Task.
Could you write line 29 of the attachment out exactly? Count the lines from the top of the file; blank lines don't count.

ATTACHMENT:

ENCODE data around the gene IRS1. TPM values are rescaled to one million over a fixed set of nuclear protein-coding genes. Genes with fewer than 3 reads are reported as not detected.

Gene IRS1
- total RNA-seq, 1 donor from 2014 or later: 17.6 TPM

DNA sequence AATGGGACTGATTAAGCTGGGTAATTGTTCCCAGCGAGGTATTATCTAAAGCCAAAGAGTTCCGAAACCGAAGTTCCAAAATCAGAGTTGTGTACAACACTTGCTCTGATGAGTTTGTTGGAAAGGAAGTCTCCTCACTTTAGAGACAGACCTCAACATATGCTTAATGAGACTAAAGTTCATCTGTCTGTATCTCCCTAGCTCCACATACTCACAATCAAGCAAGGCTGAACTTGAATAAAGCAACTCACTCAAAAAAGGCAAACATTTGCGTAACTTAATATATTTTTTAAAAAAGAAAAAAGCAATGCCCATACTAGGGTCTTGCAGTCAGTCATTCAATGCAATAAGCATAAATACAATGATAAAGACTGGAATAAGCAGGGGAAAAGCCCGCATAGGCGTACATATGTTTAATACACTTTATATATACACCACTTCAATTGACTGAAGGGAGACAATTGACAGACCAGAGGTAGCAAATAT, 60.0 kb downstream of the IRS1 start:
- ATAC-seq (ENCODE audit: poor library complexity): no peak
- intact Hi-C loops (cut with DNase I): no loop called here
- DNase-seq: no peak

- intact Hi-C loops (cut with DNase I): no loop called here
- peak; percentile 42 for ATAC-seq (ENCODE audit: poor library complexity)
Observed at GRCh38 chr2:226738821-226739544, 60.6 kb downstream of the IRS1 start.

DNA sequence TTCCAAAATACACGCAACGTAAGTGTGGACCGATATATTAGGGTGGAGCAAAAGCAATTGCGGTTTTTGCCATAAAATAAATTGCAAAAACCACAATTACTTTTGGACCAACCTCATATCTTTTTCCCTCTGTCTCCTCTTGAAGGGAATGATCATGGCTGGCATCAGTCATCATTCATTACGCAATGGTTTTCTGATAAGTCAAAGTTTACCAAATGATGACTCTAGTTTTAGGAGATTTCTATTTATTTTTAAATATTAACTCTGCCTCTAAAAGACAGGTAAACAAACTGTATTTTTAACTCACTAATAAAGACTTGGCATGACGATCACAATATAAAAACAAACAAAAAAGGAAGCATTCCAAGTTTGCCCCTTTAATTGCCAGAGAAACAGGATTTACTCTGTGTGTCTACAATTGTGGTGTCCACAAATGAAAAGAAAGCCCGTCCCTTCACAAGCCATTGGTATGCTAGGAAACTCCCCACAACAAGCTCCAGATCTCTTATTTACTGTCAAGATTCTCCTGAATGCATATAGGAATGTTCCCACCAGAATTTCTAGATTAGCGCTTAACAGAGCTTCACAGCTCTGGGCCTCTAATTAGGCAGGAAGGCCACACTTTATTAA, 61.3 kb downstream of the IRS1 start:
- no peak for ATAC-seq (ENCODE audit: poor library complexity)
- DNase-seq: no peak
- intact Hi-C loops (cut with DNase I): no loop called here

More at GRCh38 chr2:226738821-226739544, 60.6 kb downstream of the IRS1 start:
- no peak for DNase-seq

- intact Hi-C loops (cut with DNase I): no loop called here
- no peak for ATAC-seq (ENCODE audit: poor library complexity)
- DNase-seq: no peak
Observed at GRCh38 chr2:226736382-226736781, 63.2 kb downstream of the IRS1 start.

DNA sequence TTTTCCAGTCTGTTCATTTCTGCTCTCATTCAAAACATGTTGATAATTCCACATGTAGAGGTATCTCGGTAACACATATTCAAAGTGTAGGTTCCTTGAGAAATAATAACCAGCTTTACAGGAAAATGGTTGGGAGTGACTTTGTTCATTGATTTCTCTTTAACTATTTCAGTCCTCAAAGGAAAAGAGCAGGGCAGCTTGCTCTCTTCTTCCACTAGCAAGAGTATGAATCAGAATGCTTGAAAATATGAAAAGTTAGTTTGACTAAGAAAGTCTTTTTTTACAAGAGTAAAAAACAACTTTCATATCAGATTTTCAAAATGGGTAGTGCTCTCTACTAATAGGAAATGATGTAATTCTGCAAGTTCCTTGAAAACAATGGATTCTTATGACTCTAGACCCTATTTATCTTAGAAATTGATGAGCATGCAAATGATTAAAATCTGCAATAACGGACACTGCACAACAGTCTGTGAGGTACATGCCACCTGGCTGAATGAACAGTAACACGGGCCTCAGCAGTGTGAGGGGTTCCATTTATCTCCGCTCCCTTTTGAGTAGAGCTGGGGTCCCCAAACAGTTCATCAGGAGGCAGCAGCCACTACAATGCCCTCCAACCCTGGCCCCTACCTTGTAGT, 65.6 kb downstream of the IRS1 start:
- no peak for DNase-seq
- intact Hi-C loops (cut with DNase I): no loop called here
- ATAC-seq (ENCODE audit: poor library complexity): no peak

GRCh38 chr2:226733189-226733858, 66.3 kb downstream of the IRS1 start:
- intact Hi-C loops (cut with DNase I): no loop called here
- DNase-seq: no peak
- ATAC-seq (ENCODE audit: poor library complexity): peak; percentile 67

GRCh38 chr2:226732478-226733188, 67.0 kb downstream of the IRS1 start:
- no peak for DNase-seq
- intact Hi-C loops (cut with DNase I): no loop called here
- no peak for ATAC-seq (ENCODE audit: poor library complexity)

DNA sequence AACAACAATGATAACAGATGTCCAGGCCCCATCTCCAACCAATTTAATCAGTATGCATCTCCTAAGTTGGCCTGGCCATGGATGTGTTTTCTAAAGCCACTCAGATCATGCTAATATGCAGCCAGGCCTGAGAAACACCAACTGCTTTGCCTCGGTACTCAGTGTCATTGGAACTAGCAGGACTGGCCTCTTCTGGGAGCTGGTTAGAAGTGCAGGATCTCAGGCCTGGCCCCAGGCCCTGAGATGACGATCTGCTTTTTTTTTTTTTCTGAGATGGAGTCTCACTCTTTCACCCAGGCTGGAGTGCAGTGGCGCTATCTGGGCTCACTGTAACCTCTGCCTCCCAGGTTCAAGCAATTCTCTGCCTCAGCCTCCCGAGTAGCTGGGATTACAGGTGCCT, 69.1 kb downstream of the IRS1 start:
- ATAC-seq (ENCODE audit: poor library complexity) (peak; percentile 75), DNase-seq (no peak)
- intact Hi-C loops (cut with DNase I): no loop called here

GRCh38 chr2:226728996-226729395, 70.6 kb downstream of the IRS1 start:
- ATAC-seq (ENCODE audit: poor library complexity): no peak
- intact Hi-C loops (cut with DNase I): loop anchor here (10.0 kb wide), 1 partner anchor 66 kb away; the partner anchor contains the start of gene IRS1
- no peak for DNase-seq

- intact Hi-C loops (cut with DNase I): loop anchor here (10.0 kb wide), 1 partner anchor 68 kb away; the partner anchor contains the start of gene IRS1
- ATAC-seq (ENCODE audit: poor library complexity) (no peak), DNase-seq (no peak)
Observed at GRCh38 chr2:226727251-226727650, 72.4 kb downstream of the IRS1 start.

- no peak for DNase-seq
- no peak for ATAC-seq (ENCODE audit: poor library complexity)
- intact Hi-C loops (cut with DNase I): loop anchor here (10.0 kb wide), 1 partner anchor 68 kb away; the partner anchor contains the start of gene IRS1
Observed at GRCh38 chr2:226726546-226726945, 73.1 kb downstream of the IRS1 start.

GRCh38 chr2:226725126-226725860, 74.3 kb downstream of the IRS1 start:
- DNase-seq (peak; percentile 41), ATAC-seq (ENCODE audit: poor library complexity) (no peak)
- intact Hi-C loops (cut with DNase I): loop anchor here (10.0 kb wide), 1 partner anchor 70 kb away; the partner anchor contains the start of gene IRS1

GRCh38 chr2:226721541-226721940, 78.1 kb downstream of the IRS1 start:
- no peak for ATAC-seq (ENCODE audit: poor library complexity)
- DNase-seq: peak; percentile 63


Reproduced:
GRCh38 chr2:226732478-226733188, 67.0 kb downstream of the IRS1 start: